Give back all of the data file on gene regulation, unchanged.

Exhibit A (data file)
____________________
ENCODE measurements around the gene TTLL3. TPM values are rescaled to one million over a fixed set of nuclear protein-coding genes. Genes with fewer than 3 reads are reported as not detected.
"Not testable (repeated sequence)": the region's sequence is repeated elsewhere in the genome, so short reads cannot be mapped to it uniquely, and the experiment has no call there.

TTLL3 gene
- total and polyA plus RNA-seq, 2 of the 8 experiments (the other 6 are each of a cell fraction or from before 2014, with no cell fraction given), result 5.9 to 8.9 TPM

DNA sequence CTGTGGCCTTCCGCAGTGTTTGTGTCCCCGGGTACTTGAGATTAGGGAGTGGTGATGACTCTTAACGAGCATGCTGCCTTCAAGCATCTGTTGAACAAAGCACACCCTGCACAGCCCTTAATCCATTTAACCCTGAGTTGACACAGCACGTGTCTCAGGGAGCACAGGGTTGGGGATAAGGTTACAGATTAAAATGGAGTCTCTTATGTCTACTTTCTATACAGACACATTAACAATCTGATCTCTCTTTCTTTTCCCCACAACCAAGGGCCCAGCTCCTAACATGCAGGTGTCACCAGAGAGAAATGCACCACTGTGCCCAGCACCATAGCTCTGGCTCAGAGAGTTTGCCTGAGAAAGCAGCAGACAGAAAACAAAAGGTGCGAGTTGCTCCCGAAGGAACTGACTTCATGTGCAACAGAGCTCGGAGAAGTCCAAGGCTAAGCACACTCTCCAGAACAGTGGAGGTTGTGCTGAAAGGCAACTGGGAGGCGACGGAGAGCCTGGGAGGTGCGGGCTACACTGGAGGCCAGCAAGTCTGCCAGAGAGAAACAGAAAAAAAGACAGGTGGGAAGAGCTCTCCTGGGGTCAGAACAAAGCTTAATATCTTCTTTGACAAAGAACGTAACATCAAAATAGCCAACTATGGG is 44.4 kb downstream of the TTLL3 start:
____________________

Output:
ENCODE measurements around the gene TTLL3. TPM values are rescaled to one million over a fixed set of nuclear protein-coding genes. Genes with fewer than 3 reads are reported as not detected.
"Not testable (repeated sequence)": the region's sequence is repeated elsewhere in the genome, so short reads cannot be mapped to it uniquely, and the experiment has no call there.

TTLL3 gene
- total and polyA plus RNA-seq, 2 of the 8 experiments (the other 6 are each of a cell fraction or from before 2014, with no cell fraction given), result 5.9 to 8.9 TPM

DNA sequence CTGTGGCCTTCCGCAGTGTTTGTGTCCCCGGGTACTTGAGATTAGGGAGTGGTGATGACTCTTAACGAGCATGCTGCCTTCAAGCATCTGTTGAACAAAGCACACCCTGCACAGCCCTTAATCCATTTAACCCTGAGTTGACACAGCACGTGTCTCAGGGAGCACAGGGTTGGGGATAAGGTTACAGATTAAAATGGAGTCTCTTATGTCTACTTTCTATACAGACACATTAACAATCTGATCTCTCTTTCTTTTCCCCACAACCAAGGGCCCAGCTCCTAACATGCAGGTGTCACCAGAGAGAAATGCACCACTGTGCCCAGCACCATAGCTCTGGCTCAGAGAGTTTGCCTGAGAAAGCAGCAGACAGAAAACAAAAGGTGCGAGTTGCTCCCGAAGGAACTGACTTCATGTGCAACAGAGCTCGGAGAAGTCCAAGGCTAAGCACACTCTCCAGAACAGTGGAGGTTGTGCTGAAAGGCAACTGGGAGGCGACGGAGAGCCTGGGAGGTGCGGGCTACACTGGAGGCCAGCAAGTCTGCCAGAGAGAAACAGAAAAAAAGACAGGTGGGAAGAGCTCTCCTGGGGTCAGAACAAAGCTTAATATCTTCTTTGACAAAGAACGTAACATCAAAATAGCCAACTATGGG is 44.4 kb downstream of the TTLL3 start: